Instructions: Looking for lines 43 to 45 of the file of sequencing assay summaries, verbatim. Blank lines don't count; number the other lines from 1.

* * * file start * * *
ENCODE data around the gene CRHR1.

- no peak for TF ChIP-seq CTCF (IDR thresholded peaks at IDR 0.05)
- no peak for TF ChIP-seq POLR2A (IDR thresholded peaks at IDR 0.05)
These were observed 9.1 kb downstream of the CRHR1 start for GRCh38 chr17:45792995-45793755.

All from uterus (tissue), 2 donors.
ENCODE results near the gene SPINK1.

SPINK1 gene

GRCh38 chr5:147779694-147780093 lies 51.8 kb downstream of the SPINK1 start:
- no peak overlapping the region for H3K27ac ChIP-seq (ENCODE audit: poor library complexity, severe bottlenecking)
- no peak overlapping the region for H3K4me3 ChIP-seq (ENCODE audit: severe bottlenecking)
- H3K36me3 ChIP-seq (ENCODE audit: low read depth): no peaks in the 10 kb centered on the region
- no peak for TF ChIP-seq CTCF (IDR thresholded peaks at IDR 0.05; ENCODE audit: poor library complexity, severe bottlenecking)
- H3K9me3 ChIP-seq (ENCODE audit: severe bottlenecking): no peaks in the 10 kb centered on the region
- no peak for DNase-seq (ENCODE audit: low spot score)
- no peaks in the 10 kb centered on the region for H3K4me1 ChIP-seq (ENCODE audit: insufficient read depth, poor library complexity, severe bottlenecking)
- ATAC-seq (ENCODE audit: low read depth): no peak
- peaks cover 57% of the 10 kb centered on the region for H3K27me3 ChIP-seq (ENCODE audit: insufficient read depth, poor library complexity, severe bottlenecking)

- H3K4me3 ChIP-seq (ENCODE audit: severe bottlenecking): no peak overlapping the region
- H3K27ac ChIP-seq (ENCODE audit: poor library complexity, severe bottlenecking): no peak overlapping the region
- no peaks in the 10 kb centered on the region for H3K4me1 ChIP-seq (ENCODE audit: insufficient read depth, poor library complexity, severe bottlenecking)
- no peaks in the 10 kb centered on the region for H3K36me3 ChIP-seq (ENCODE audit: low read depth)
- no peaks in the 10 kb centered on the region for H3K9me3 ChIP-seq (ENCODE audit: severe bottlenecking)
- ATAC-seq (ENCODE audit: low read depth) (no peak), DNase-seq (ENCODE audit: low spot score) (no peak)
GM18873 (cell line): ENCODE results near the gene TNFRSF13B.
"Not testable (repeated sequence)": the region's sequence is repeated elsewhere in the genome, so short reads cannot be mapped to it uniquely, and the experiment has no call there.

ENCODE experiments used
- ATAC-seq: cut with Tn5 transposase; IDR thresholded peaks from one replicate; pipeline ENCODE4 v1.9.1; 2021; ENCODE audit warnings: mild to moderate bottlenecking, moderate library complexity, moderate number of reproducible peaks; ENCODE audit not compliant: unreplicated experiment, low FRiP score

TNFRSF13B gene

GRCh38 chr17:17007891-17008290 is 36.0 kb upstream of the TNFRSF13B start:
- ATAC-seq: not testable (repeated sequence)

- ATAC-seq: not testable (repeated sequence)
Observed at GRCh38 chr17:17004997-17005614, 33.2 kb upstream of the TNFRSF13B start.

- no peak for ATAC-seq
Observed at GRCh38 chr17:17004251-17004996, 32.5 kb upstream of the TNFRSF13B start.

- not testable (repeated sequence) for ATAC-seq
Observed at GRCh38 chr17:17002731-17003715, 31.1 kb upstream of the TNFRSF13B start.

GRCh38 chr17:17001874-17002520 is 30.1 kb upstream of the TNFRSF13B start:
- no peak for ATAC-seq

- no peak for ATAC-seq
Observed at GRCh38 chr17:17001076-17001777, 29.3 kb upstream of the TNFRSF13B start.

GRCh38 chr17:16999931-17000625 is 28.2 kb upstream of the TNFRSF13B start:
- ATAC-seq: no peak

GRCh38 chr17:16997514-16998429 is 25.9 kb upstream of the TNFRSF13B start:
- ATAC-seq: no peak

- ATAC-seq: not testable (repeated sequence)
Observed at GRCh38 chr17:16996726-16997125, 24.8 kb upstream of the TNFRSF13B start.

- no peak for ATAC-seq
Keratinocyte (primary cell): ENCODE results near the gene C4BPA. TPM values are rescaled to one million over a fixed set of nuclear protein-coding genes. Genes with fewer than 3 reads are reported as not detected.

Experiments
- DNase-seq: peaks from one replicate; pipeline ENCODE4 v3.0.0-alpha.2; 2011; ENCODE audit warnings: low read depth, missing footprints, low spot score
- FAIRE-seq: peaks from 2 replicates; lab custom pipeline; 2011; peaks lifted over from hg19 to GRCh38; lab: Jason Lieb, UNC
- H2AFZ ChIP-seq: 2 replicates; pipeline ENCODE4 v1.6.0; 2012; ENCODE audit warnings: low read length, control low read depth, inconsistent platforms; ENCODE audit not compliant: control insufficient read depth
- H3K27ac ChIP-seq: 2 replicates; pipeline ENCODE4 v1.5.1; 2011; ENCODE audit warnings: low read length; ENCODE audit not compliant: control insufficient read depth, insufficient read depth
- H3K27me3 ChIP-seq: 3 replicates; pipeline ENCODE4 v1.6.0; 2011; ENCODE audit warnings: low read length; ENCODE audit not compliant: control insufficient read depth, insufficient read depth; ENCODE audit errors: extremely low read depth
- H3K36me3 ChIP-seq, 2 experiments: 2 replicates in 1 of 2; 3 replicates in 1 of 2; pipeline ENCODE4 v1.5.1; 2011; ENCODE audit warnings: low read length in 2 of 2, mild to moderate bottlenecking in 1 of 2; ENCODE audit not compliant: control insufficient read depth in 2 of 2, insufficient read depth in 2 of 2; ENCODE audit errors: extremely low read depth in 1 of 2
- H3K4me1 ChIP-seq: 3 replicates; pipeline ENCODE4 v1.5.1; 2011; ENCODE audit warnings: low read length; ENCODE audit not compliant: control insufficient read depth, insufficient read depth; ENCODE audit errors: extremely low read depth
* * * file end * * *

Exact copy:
GRCh38 chr17:16997514-16998429 is 25.9 kb upstream of the TNFRSF13B start:
- ATAC-seq: no peak

- ATAC-seq: not testable (repeated sequence)